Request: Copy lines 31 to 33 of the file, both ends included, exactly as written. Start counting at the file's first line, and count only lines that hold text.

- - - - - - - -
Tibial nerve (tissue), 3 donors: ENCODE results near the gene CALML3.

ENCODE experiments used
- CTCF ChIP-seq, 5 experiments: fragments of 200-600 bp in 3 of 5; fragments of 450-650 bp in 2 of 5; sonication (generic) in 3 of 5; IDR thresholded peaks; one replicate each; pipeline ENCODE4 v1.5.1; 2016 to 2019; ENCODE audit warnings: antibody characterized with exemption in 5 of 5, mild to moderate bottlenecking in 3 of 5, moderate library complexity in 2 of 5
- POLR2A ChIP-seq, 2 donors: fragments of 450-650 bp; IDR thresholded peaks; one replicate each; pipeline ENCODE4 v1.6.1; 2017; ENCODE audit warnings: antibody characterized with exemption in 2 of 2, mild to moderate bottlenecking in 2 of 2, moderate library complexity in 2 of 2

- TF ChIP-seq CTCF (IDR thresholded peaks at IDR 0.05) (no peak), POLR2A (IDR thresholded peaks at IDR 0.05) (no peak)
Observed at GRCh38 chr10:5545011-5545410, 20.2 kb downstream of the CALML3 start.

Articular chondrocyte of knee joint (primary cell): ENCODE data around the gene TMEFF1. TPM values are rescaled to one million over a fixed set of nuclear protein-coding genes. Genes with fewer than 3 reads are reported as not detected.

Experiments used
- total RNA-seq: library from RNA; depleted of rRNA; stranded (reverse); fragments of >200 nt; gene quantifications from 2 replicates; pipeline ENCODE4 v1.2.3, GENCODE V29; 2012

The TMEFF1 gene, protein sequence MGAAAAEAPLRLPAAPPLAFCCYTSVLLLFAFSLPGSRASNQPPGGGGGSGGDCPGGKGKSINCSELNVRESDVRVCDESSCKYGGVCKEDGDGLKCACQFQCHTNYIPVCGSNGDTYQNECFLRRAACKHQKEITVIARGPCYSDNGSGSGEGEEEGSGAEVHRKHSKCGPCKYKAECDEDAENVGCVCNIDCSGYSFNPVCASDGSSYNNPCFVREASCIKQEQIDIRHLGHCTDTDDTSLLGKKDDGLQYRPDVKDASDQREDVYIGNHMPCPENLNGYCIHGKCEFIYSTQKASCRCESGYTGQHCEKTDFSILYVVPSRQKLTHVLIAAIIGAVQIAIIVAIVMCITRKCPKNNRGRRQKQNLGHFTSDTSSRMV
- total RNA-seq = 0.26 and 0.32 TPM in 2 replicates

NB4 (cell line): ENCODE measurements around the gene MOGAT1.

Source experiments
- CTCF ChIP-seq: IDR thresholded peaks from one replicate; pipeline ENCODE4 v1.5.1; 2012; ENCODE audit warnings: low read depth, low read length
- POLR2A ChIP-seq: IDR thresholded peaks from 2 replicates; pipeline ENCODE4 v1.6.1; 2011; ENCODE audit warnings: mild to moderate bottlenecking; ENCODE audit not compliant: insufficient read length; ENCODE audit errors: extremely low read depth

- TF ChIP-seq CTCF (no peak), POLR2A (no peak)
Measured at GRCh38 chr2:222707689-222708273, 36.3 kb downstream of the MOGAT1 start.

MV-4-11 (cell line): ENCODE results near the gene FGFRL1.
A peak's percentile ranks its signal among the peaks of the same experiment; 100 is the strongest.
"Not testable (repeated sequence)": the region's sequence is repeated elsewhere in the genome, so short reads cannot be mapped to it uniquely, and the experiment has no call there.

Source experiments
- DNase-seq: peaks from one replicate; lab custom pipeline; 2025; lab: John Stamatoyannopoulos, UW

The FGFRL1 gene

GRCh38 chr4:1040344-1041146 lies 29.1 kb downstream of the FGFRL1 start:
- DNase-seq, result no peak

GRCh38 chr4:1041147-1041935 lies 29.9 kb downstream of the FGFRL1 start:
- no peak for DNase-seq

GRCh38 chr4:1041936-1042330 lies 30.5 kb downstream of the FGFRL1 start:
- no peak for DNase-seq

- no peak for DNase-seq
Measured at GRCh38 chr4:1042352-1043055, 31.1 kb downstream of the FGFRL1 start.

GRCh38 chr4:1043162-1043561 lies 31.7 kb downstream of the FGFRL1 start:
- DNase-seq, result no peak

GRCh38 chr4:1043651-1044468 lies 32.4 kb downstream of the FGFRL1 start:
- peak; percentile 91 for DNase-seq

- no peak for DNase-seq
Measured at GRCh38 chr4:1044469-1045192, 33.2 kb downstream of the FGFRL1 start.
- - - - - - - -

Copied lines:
Measured at GRCh38 chr4:1042352-1043055, 31.1 kb downstream of the FGFRL1 start.

GRCh38 chr4:1043162-1043561 lies 31.7 kb downstream of the FGFRL1 start:
- DNase-seq, result no peak